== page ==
I’ll See You in My Dreams chronicles the ups and downs of lyricist Gus Kahn’s life


It’s Throwback Thursday at CliqueClack! In ‘I’ll See You in My Dreams,’ the biopic about the life of famed lyricist Gus Kahn, Doris Day and Danny Thomas prove nothing can withstand the test of time better than their union.


I’ve got a question for you. Does the name Gus Kahn mean anything to you at all? Perhaps you’re more familiar with some of these nostalgic song titles from the early 20th century: “It Had to Be You,” “Pretty Baby,” “I’ll See You in My Dreams,” “Carolina in the Morning” or “Makin’ Whoopee.” Gus Kahn was the brilliant lyricist behind all of those perennial favorites taken out of the dog-eared pages of the song books of yesteryear.

Released by Warner Bros. in 1951, I’ll See You in My Dreams is a wonderful biopic depicting the many ups and downs in Gus Kahn’s life. Starring Danny Thomas and Doris Day as Grace LeBoy Kahn, the woman who would become his wife and the leading lady in his life, this film was recently released on DVD by the Warner Archive Collection, who graciously provided a copy for my review. I’d seen this movie on AMC as a child, but it had been many years ago. Ever the hopeless romantic, a movie such as this is right up my alley, and perhaps you’ll also enjoy its whimsy.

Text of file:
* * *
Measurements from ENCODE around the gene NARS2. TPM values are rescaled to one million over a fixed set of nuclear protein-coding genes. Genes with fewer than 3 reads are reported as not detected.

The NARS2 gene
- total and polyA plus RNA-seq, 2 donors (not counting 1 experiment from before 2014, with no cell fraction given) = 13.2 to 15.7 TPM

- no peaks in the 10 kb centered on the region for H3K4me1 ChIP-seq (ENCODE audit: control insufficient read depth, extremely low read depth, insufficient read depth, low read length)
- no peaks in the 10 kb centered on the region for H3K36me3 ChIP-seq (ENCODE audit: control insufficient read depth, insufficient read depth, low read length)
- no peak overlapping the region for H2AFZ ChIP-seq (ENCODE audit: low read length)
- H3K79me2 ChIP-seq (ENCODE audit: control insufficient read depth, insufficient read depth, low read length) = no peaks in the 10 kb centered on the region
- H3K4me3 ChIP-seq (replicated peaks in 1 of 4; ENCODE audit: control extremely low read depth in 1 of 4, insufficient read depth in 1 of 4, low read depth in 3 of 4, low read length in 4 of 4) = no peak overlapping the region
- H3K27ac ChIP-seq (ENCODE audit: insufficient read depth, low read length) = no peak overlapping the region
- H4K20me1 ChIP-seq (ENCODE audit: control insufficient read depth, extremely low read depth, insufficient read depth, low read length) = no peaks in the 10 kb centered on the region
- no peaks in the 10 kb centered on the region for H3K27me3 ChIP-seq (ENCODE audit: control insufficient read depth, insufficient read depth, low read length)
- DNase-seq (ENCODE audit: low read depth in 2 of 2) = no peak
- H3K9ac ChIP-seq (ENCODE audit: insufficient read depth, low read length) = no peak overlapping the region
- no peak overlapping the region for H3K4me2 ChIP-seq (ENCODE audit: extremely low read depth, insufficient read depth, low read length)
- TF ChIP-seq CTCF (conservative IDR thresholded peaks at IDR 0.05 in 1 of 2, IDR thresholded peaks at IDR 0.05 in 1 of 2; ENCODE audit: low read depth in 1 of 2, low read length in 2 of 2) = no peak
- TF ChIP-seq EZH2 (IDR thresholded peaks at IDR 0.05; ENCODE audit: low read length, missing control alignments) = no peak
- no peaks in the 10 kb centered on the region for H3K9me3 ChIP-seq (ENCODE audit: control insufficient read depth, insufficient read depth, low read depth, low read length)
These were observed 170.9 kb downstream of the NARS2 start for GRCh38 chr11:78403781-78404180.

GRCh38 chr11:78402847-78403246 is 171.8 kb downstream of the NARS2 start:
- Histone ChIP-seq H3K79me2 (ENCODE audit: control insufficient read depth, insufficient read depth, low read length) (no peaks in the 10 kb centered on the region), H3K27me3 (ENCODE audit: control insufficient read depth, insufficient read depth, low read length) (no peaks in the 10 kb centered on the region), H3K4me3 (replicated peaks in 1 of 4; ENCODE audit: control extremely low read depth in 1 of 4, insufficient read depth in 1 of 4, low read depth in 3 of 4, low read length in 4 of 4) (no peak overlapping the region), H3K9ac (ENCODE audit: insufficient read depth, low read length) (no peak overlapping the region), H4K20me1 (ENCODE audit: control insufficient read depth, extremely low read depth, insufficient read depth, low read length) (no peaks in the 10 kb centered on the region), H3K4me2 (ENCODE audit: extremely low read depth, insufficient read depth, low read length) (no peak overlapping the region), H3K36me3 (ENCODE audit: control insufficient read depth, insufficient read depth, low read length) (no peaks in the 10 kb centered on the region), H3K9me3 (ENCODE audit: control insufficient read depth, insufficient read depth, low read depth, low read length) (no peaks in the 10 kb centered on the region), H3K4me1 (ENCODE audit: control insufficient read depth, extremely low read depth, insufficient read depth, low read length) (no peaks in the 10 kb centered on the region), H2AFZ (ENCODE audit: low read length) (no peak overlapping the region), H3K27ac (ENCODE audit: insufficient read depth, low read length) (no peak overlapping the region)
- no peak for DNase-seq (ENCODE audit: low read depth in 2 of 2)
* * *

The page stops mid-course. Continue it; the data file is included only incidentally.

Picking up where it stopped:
What captivated my imagination best as a child and as a middle-aged adult more recently is the fact that fewer people take the time to properly court one another anymore. In an age where people have easier access to countless dating profiles on the Internet and a heavy reliance upon social media and texting (and I myself am guilty of this to the nth degree) to make connections with people of the opposite sex, it feels like we’ve lost something that was once deemed more valuable to our society. In Gus Kahn’s time, it was more common to write the girl you loved a love letter, and he simply took it to the next level. He wrote song after song expressing his feelings of adoration and at times desperation. I think the writer who wears her heart on a sleeve in me appreciated this. I enjoyed watching him court Doris Day and win her over with his sweet song lyrics. They just don’t make them like Gus Kahn anymore!